Treatment of Arthritis

There are a number of different treatments available for arthritis. Some common treatments for arthritis include:

Conservative (nonsurgical) treatments

  • Medication: Anti-inflammatory and pain medications may help relieve your arthritis symptoms. Some medications, called biologics, target your immune system’s inflammatory response. A healthcare provider may recommend biologics for your rheumatoid or psoriatic arthritis.
  • Physical therapy: Rehabilitation can help improve strength, range of motion and overall mobility. Therapists can teach you how to adjust your daily activities to lessen arthritic pain.
  • Therapeutic injections: Cortisone shots may help temporarily relieve pain and inflammation in your joints. Arthritis in certain joints, such as your knee, may improve with a treatment called viscosupplementation. It injects lubricant to help joints move smoothly.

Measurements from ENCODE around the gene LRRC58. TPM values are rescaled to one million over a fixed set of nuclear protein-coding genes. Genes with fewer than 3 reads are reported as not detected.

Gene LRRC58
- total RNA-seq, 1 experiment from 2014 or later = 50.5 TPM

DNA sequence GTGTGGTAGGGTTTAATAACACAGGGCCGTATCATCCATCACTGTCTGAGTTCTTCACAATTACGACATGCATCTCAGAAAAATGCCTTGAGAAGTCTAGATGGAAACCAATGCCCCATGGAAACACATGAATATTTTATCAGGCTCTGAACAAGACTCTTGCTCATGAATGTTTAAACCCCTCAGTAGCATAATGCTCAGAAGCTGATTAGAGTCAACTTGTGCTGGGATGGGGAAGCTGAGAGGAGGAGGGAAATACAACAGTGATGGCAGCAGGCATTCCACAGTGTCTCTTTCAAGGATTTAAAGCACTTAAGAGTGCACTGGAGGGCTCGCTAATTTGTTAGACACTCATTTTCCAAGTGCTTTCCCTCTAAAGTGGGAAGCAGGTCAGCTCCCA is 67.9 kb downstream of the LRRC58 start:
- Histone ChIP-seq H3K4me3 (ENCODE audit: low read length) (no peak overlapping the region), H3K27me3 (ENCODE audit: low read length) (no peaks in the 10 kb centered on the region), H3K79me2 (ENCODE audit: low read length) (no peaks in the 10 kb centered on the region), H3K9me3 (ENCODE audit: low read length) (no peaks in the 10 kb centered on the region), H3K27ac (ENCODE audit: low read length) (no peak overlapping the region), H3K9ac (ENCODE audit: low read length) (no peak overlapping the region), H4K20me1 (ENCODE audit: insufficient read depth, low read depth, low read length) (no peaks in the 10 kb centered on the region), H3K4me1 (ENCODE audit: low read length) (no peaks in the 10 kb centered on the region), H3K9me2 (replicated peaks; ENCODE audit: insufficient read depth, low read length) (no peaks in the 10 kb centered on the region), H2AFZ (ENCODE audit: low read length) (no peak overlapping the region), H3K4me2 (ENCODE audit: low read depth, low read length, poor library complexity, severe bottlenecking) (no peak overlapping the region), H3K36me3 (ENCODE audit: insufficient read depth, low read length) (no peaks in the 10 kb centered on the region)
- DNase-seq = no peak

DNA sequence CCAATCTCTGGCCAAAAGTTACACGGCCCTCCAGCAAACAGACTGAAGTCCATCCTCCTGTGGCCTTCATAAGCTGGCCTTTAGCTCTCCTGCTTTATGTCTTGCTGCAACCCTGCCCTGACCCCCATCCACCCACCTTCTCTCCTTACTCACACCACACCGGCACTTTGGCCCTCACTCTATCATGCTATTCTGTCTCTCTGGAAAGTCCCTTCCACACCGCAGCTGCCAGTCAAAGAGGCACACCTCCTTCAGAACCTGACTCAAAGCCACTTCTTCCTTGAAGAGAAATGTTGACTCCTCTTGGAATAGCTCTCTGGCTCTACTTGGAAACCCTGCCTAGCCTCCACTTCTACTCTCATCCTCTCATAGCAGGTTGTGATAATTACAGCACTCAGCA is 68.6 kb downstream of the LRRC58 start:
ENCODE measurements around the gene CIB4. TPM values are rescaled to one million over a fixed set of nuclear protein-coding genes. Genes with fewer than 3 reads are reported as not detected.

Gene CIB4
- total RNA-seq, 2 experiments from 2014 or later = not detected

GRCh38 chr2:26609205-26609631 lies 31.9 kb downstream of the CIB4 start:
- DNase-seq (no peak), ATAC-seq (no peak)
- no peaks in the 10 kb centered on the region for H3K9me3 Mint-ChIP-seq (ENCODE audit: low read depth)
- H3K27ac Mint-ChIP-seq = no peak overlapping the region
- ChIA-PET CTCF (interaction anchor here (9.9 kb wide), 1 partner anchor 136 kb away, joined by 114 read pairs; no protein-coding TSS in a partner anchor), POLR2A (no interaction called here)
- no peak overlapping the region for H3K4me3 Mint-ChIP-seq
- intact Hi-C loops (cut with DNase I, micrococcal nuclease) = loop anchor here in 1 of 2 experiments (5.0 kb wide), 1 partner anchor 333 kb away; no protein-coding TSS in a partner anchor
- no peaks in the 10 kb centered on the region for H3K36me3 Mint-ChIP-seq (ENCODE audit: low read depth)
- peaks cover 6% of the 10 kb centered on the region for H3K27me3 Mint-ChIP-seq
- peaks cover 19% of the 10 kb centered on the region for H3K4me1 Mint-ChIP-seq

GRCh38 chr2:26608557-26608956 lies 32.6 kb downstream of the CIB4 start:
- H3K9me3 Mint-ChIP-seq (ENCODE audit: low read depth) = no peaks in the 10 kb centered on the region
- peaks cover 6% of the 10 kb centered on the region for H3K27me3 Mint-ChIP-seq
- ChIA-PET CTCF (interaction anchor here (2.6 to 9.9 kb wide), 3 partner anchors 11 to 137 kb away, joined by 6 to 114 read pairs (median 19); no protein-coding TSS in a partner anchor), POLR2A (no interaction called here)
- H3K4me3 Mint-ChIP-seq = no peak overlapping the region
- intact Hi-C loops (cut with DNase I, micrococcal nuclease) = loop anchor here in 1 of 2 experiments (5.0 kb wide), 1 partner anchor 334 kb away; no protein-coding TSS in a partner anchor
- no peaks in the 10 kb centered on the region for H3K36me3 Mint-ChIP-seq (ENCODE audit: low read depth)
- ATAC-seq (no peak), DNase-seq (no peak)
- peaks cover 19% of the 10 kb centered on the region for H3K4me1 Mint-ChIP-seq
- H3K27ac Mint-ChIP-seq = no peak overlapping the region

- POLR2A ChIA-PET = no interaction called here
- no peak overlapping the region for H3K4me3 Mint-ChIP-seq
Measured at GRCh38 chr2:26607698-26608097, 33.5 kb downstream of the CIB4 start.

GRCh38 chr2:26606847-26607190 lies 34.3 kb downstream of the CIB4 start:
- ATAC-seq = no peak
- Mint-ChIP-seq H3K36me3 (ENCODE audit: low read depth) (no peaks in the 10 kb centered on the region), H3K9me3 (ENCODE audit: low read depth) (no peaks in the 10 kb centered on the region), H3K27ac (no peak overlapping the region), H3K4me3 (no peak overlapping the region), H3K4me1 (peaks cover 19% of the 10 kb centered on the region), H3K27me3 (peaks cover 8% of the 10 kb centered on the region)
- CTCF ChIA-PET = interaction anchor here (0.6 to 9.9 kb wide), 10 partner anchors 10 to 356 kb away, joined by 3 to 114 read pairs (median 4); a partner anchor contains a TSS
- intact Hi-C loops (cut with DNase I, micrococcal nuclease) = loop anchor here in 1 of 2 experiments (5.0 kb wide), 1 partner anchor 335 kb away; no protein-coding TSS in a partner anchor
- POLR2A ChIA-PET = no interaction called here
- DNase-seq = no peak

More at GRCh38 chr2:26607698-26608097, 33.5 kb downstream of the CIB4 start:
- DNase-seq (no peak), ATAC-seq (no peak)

• Self-care measures: Self-care measures such as exercise, weight management, and using assistive devices such as canes or splints can help to improve mobility and reduce pain.
  • Occupational therapy: Occupational therapy can help people with arthritis to perform daily activities more easily and safely.

Healthcare providers usually recommend surgery only for certain severe cases of arthritis. These are cases that haven’t improved with conservative treatments.

Surgical options include:

In severe cases of arthritis, surgery may be recommended to repair or replace damaged joints. Such options include:

  • Fusion: Two or more bones are permanently fused together. Fusion immobilizes a joint and reduces pain caused by movement.
  • Joint replacement: A damaged, arthritic joint gets replaced with an artificial joint. Joint replacement preserves joint function and movement. Examples include ankle replacement, hip replacement, knee replacement and shoulder replacement.